Outside culture and Jewish philosophy
If you look around at what Jews wear, eat and, pray in, it is very clear that surrounding cultures have affected us. Chassidim wear the dress of Polish noblemen. Ashkenazim eat Russian/Polish/German food. Sefaradim build shuls that look a bit like mosques, while the Ashkenazim seem to reflect churches a bit. Look at Jewish music. It is quite clear that the outside culture affected food, dress, architecture, and other aspects of Jewish life. What about philosophy? How much have non-Jewish philosophical trends and developments affected what and how Jews think about their religion? Have the non-Jewish trends affected our basic beliefs and attitudes?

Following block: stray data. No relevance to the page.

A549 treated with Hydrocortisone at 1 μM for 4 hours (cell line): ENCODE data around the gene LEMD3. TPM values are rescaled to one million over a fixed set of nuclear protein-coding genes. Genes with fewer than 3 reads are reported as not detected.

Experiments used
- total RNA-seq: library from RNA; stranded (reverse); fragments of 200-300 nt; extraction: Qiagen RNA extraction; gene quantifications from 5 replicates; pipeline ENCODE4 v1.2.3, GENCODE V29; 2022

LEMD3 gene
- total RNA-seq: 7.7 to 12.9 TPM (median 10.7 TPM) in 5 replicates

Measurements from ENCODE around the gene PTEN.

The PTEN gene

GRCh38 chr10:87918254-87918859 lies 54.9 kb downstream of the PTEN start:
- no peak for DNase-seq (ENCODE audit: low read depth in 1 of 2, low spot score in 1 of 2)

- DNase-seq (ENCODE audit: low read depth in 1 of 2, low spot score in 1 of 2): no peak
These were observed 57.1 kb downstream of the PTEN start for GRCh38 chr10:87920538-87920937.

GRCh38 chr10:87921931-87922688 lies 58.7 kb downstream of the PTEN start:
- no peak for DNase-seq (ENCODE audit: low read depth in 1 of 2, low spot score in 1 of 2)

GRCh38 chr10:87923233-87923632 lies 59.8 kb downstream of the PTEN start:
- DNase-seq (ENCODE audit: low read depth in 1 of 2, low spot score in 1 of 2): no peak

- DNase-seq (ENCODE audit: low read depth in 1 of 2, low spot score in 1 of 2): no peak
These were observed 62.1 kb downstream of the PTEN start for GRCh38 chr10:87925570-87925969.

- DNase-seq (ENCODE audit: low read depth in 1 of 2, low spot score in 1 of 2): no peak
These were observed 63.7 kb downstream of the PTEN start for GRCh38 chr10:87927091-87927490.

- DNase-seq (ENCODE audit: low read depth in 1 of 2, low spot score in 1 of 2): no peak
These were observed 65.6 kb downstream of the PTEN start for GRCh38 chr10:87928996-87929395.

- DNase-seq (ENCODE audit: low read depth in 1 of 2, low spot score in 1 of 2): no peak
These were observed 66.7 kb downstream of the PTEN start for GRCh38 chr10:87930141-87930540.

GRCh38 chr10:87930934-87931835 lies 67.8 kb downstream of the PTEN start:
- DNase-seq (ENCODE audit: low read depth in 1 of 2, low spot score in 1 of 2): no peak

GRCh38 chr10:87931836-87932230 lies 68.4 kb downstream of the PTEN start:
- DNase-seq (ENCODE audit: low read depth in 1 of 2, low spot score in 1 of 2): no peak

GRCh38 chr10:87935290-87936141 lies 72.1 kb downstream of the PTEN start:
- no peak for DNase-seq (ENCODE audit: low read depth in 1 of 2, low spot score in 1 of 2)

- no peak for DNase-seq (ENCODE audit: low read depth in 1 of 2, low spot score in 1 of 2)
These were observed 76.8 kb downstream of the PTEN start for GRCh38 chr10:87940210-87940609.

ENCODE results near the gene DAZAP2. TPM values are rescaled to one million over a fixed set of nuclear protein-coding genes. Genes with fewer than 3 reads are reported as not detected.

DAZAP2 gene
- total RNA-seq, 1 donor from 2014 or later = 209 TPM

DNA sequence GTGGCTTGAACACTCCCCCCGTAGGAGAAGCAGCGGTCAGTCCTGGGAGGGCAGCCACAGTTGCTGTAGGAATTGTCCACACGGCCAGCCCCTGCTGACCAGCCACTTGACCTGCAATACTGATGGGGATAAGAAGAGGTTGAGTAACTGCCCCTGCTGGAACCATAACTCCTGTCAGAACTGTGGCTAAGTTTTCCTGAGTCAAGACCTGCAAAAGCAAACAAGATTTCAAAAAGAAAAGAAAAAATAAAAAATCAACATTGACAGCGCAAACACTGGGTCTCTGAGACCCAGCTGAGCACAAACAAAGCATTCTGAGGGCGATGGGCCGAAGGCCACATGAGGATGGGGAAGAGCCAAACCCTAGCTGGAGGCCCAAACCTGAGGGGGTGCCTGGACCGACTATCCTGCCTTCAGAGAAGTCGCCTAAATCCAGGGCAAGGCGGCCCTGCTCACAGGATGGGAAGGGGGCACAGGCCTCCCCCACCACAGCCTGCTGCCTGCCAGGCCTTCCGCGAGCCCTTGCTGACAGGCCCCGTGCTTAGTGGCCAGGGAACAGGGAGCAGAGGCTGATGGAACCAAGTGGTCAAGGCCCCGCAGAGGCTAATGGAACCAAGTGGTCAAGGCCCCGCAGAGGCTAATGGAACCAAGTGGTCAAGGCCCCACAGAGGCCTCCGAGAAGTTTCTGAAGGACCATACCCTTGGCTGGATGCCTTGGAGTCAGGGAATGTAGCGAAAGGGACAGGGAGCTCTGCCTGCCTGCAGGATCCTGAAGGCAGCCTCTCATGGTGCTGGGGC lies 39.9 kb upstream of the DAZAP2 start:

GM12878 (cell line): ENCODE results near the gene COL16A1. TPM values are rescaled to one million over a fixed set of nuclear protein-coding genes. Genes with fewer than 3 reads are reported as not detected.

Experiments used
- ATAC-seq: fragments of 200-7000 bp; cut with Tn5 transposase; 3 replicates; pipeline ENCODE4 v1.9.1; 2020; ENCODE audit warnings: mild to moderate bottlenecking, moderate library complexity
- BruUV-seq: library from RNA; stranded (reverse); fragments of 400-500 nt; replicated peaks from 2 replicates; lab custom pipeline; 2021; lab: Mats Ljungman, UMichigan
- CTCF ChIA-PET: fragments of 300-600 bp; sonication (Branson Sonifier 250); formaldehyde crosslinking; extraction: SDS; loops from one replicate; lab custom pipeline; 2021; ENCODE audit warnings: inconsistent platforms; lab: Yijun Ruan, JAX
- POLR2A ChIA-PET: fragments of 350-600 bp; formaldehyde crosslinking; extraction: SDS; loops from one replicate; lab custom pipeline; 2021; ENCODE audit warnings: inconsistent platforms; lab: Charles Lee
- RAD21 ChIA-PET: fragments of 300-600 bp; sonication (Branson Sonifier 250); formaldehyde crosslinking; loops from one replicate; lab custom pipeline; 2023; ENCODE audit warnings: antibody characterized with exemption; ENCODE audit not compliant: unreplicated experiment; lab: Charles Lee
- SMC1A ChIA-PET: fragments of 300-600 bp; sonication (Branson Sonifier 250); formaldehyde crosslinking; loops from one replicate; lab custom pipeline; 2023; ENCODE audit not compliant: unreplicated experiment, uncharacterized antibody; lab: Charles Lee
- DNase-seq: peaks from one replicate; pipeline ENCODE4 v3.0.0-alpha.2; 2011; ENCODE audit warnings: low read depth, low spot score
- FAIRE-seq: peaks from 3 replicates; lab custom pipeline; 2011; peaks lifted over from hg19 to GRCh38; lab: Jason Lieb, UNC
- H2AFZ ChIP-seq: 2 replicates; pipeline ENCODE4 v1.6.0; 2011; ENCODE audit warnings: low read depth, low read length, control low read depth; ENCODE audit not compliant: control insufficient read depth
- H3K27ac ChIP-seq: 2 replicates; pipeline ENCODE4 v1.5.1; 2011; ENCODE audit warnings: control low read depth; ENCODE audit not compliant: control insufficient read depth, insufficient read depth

the Rambam reflects classic Aristotilian philosophy.
The Rav(RYBS) reflects Kant and Hermann Cohen(obviously a Jew, but not observant and so would not count as a philosopher of Judaism)
As noted in the post below, R. Nadler notes that ascetic trends in Judaism seem to reflect the non-Jewish religious philosophy of the surrounding time and culture.
It may be possible(and I am sure someone has done it, if you have a reference, please let me know) to look at when ideas are first noted in Jewish philosophy(life after death, eternity of the soul, etc) and see how it compares with the presence of those ideas in the history of philosophy in general.
Has Jewish philosophy simply used the tools provided by general philosophy to refine and better express what we think and believe? or have our beliefs been significantly affected by what has been believed around us? It could be that different aspects of our beliefs have been muted or expressed to a greater or lessor extent either to agree with or provide more seperation from the outside philosophical milieu.